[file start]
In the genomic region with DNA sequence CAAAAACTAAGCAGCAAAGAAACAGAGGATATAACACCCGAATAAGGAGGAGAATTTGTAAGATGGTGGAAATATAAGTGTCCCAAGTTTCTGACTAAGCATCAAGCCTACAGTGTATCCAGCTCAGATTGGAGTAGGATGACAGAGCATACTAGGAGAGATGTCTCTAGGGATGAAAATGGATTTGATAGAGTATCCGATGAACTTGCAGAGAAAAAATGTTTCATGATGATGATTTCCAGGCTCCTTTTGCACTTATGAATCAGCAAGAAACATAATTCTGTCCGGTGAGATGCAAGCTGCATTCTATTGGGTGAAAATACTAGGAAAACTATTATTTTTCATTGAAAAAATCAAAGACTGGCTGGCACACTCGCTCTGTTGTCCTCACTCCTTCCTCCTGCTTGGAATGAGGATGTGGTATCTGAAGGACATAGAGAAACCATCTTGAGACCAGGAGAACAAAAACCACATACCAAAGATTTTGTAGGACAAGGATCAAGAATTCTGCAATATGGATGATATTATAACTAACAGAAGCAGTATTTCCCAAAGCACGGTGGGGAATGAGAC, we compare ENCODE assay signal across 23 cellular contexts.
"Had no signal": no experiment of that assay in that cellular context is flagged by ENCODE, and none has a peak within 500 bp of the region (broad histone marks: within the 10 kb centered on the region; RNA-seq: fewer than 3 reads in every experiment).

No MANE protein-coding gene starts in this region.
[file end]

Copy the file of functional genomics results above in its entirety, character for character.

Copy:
In the genomic region with DNA sequence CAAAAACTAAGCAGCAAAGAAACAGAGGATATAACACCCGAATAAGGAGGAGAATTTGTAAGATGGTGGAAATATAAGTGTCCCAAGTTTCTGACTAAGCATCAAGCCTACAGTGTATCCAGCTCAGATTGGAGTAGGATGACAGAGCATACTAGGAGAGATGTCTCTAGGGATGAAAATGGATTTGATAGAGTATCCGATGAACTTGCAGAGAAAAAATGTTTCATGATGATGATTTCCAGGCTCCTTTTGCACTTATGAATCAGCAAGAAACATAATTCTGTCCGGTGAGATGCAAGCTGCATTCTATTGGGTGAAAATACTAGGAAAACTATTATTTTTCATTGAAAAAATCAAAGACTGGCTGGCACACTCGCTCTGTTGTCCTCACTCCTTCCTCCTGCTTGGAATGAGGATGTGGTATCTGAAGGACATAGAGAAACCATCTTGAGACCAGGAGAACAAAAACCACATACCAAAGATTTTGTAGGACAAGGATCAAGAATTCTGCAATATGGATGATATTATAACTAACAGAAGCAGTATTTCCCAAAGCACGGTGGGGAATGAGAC, we compare ENCODE assay signal across 23 cellular contexts.
"Had no signal": no experiment of that assay in that cellular context is flagged by ENCODE, and none has a peak within 500 bp of the region (broad histone marks: within the 10 kb centered on the region; RNA-seq: fewer than 3 reads in every experiment).

No MANE protein-coding gene starts in this region.